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Whitespaces for HSPA+/LTE offload

September 20, 2010 Leave a comment

Increasing spectrum supply is good for all wireless carriers, handset vendors, and providers of wireless apps, wireless backhaul, and towers. Wireless demand is still likely to outpace supply, creating incentive and pressure on those without deep spectrum holdings. Emphasis on unlicensed could create opportunities for equipment makers and carriers to build out networks and devices that meet wireless data demands.

FCC by establishing unlicensed use of the Whitespaces has taken a major step towards universal broadband access similar to the UNII bands that are used today for Wi-Fi access. Wi-Fi today is being used to offload the macro network for traffic congestion due to smartphones and dongles, whitespaces which has better propagation properties which will allow users to have indoor penetration as well as indoor femtocell deployment. But the way FCC has carved out chunks of spectrum in different markets due to changes to legislation as well as due to incumbent TV channels, whitespaces will require both a database for spectrum availability as well cognitive devices to sense and operate in different channels. Hence, it would make perfect sense to use it as a complementary technology rather than a standalone technology, serving as a mechanism to offload the congested macro networks.

What are Whitespaces?
“Whitespaces” are unused television channels created by the allocation of spectrum in the broadcasters’ digital TV band. These channels are used to protect a broadcast in one channel from interference caused by signals transmitted in an adjacent channel. To solve this problem, the FCC left some channels vacant on either side of a licensed channel, called “adjacent channel” guard bands. To further prevent interference, the FCC did not assign the same channel for use in an adjacent geographic market — these are called “co-channel” guard bands. Here is a detailed study that I had done earlier. Read more…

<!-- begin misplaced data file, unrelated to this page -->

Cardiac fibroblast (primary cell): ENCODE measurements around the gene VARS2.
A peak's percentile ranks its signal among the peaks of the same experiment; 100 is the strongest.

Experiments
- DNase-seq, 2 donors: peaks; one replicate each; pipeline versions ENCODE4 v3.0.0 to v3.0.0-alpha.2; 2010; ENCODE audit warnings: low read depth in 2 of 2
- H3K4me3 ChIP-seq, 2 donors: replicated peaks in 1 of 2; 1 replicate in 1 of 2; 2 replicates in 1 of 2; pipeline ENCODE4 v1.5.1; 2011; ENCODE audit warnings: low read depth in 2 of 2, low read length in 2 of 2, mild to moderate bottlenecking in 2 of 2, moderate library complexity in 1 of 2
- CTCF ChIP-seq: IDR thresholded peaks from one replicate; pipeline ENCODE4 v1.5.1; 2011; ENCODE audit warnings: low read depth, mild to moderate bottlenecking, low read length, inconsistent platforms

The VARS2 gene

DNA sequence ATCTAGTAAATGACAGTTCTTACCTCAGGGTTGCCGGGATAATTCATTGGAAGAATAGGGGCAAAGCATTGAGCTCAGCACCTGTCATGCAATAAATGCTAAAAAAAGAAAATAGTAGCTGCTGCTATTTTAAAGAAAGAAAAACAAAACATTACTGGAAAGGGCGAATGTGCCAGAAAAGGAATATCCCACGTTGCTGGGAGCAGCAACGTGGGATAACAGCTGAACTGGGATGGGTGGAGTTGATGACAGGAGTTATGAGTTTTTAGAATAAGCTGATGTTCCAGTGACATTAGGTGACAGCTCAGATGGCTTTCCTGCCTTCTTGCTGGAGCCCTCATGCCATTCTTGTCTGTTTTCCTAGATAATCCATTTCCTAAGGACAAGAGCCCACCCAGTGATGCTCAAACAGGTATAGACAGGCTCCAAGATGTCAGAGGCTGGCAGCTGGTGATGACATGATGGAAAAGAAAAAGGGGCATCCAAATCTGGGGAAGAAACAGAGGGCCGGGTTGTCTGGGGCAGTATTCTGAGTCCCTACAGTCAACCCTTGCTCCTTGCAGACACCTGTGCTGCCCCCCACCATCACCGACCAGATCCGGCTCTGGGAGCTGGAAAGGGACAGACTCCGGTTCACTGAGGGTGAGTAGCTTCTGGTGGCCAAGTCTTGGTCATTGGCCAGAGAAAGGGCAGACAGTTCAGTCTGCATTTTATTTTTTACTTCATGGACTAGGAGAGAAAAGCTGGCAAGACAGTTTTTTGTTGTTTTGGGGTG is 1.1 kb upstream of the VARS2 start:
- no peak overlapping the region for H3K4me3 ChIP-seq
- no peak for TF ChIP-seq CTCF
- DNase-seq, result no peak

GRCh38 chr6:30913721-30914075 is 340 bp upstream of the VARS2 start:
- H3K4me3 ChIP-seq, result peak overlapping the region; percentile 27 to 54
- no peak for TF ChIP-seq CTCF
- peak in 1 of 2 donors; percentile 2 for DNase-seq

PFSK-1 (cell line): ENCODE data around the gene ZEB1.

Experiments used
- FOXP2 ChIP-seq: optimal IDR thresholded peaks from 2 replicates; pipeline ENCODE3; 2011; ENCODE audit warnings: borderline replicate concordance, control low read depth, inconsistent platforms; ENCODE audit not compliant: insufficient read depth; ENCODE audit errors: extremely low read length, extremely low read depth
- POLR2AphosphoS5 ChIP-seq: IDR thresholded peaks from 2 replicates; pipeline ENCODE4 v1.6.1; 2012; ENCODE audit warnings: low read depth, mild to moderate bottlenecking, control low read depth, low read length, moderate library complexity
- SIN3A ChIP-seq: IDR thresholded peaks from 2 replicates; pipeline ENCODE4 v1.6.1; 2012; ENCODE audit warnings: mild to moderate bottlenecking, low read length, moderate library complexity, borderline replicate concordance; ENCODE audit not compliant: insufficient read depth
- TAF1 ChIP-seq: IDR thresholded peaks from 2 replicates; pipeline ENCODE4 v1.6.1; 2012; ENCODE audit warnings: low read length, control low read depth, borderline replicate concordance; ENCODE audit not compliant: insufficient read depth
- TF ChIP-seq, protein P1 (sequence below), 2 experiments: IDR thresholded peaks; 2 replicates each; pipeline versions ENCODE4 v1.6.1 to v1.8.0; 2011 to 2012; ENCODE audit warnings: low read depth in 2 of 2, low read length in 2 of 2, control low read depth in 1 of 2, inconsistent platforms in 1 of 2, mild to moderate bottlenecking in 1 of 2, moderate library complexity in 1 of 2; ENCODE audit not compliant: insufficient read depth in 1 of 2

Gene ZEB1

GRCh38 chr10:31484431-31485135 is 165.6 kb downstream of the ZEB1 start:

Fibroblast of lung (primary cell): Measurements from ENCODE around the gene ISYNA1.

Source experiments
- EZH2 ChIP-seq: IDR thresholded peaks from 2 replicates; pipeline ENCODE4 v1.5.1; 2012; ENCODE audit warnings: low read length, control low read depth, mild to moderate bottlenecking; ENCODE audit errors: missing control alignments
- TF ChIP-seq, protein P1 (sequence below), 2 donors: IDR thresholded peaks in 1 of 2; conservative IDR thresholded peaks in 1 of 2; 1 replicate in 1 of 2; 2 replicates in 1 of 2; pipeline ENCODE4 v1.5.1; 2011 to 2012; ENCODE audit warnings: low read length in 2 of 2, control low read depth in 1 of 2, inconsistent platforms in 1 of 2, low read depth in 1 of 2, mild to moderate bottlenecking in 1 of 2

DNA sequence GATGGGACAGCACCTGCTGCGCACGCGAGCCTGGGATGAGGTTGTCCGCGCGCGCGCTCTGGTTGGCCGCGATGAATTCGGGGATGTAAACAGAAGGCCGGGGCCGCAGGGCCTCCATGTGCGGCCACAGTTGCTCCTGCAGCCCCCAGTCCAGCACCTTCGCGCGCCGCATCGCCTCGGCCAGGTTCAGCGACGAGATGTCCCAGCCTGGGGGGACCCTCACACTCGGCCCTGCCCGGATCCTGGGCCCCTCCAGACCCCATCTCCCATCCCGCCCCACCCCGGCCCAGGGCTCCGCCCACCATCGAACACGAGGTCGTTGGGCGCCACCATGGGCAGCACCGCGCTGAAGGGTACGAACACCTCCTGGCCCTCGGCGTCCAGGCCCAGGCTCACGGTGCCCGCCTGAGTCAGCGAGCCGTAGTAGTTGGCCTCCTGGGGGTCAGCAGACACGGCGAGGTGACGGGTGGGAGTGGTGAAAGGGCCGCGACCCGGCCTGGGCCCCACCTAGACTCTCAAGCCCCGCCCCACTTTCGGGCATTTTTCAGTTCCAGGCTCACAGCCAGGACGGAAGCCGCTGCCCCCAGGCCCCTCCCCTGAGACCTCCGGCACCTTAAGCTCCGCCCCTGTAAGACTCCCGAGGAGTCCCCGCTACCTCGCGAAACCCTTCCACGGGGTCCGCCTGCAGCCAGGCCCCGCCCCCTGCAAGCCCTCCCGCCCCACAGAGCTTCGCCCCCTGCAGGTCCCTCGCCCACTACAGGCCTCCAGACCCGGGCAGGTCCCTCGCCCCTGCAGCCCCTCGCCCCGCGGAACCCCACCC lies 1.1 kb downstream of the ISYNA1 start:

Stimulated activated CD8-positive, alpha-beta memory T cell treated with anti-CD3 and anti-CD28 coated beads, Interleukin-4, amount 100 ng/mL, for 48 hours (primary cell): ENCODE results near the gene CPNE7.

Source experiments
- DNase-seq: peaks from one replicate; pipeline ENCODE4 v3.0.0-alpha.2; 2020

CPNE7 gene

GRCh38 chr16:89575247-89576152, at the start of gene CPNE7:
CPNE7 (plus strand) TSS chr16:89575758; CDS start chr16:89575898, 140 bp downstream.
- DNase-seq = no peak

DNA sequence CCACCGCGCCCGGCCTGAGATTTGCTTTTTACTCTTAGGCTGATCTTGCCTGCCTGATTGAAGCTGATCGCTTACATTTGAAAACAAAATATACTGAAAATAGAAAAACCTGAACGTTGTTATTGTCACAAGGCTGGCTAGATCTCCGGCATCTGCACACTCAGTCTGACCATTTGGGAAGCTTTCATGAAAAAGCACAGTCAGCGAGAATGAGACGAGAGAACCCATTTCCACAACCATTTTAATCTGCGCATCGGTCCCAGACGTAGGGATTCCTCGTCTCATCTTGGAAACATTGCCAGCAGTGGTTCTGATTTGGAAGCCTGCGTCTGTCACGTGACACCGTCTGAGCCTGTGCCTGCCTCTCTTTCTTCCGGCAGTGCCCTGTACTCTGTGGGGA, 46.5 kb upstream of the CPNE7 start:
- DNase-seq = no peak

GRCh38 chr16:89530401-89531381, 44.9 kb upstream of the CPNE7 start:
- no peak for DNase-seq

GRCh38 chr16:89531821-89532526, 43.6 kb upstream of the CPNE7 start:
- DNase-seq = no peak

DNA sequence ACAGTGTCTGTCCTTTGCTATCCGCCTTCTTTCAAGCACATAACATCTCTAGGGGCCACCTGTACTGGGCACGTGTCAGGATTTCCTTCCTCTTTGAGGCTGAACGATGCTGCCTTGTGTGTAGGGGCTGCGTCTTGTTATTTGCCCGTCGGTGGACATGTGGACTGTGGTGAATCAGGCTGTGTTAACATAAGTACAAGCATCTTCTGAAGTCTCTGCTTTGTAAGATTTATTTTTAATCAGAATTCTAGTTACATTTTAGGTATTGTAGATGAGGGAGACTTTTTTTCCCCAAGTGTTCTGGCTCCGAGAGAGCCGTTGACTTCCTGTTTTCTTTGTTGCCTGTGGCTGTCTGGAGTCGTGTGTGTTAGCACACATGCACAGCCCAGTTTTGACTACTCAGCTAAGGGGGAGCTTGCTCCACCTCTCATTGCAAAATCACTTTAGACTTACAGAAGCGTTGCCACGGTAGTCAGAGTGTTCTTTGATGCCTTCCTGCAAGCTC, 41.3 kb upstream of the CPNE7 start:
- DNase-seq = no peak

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Whitespaces – Spectrum, Database & Ecosystem

September 15, 2010 Leave a comment

Whitespaces are frequencies allocated to a broadcasting service but remain unused. In the United States, it has gained prominence after the Federal Communications Commission (FCC) ruled that unlicensed devices that can guarantee that they will not interfere with assigned broadcasts can use the empty white spaces in the frequency spectrum. The TV broadcast band in the United States has evolved through a number of changes over time, primarily due to the FCC’s desire to make more VHF and UHF bandwidth available for wireless usage for communications. TV White Spaces are unused TV broadcast channels, made more available through the transition from analog to digital TV. The FCC has not dictated specific modulation or protocol requirements for TV Band Devices (TVBDs), allowing TV White Space to employ a wide range of devices and applications on an unlicensed basis, similar to Wi-Fi.

Each TV channel is 6MHz wide

Read more…

Categories: Broadband, Whitespaces Tags: